ABSTRACT: Peste des petits ruminants virus (PPRV) is a morbillivirus that can cause severe disease in sheep and goats, characterised by pyrexia, pneumo-enteritis, and gastritis. The socio-economic burden of the disease is increasing in underdeveloped countries, with poor livestock keepers being affected the most. Current vaccines consist of cell-culture attenuated strains of PPRV, which induce a similar antibody profile to that induced by natural infection. Generation of a vaccine that enables differentiation of infected from vaccinated animals (DIVA) would benefit PPR control and eradication programmes, particularly in the later stages of an eradication campaign and for countries where the disease is not endemic. In order to create a vaccine that would enable infected animals to be distinguished from vaccinated ones (DIVA vaccine), we have evaluated the immunogenicity of recombinant fowlpox (FP) and replication-defective recombinant human adenovirus 5 (Ad), expressing PPRV F and H proteins, in goats. The Ad constructs induced higher levels of virus-specific and neutralising antibodies, and primed greater numbers of CD8+ T cells than the FP-vectored vaccines. Importantly, a single dose of Ad-H, with or without the addition of Ad expressing ovine granulocyte macrophage colony-stimulating factor and/or ovine interleukin-2, not only induced strong antibody and cell-mediated immunity but also completely protected goats against challenge with virulent PPRV, 4 months after vaccination. Replication-defective Ad-H therefore offers the possibility of an effective DIVA vaccine.
    Full-text · Article · Feb 2014 · Veterinary Research
  • Source
    • "In addition to poxvirus vectors, adenoviral-vectored vaccines have been found to be potent vectors for inducing and boosting T-cell responses to recombinant transgene products.13,14,15 However, the widespread seroprevalence of antibodies to common human adenovirus serotype-5 (AdHu5)16 limits the utility of these viruses as vaccine vectors in humans and was implicated in the failure of an human immunodeficiency virus vaccine to demonstrate efficacy.17 "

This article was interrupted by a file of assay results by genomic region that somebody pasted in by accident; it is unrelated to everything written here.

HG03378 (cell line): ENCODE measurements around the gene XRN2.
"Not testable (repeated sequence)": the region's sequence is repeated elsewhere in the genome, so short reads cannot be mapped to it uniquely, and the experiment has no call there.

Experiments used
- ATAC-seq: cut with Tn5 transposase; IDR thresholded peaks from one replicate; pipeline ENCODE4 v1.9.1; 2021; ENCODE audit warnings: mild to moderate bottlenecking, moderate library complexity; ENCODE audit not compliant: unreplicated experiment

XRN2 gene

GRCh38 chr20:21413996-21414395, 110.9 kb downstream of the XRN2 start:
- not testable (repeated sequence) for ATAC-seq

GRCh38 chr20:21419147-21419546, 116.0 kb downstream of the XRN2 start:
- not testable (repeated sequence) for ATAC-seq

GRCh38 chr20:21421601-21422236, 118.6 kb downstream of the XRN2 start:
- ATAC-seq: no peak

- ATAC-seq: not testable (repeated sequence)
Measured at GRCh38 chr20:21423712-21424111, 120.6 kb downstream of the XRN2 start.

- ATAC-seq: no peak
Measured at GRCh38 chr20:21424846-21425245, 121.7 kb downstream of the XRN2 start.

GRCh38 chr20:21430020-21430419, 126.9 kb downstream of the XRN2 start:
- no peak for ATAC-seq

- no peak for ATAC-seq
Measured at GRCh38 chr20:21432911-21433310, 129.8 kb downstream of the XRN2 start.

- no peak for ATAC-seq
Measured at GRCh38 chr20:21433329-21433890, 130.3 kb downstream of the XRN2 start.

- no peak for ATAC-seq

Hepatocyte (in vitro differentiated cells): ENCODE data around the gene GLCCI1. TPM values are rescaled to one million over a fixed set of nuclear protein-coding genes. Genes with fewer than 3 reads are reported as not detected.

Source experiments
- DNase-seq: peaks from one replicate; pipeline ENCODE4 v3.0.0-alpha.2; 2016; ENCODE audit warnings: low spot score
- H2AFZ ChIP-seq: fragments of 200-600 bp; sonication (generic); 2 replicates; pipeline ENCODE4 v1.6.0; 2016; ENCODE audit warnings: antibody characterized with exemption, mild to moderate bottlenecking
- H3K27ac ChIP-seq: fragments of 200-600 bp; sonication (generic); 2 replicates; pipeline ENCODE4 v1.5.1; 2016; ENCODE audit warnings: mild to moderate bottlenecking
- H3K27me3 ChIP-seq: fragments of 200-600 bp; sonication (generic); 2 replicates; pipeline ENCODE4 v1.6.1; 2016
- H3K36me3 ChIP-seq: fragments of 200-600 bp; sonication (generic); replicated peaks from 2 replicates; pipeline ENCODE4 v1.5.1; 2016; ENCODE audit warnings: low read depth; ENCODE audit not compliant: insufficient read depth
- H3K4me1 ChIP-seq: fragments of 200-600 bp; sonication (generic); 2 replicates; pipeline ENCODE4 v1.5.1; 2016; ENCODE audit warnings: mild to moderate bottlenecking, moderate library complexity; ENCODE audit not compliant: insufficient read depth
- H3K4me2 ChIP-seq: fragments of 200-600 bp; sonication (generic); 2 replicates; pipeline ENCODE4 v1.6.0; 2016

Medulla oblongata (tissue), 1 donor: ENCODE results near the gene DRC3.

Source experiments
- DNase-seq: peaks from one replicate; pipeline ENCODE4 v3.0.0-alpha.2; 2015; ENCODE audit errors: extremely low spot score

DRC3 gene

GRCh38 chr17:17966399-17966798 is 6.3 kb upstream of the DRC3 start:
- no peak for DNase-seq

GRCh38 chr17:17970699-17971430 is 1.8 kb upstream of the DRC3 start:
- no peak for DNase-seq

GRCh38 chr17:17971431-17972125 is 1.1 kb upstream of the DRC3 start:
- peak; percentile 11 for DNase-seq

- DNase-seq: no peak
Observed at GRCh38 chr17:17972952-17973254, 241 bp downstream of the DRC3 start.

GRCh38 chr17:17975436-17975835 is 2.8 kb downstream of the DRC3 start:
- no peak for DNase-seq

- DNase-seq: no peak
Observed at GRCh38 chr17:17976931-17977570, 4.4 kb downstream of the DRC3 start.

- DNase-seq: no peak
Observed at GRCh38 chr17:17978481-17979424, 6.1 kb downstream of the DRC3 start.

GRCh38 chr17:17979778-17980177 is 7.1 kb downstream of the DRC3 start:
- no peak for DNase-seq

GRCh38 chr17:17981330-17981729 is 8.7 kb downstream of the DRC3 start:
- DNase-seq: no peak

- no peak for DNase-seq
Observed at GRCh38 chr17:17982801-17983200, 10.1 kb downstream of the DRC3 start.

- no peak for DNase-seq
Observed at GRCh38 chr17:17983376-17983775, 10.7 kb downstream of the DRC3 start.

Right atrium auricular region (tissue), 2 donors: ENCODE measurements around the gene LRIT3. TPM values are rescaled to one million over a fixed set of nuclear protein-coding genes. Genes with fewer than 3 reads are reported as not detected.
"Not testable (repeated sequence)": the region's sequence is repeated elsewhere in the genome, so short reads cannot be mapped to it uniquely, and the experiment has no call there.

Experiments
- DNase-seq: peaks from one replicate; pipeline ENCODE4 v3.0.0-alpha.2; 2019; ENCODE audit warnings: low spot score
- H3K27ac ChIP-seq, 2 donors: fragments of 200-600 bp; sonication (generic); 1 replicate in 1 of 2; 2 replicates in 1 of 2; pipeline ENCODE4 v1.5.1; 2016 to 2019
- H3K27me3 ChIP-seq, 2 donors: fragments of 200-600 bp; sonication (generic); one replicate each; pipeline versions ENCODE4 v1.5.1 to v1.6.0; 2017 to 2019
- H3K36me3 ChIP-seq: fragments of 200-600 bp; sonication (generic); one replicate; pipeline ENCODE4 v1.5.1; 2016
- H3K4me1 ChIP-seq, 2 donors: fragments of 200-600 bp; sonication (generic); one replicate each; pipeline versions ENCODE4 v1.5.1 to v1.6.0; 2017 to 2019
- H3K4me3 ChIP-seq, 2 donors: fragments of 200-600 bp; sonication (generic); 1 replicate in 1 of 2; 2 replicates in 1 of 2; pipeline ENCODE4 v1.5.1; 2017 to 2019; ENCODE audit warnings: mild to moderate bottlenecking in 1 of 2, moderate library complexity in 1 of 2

[Show abstract] [Hide abstract]
    ABSTRACT: Adenoviruses are potent vectors for inducing and boosting cellular immunity to encoded recombinant antigens. However, the widespread seroprevalence of neutralizing antibodies to common human adenovirus serotypes limits their use. Simian adenoviruses do not suffer from the same drawbacks. We have constructed a replication-deficient chimpanzee adenovirus-vectored vaccine expressing the conserved influenza antigens, nucleoprotein and matrix protein 1. Here we report safety and T-cell immunogenicity following vaccination with this novel recombinant simian adenovirus, ChAdOx1 NP+M1, in a first in human dose escalation study using a 3+3 study design, followed by boosting with MVA expressing the same antigens in some volunteers. We demonstrate ChAdOx1 NP+M1 to be safe and immunogenic. ChAdOx1 is a promising vaccine vector that could be used to deliver vaccine antigens where strong cellular immune responses are required for protection.Molecular Therapy (2013); doi:10.1038/mt.2013.284.
    Full-text · Article · Dec 2013 · Molecular Therapy
Show more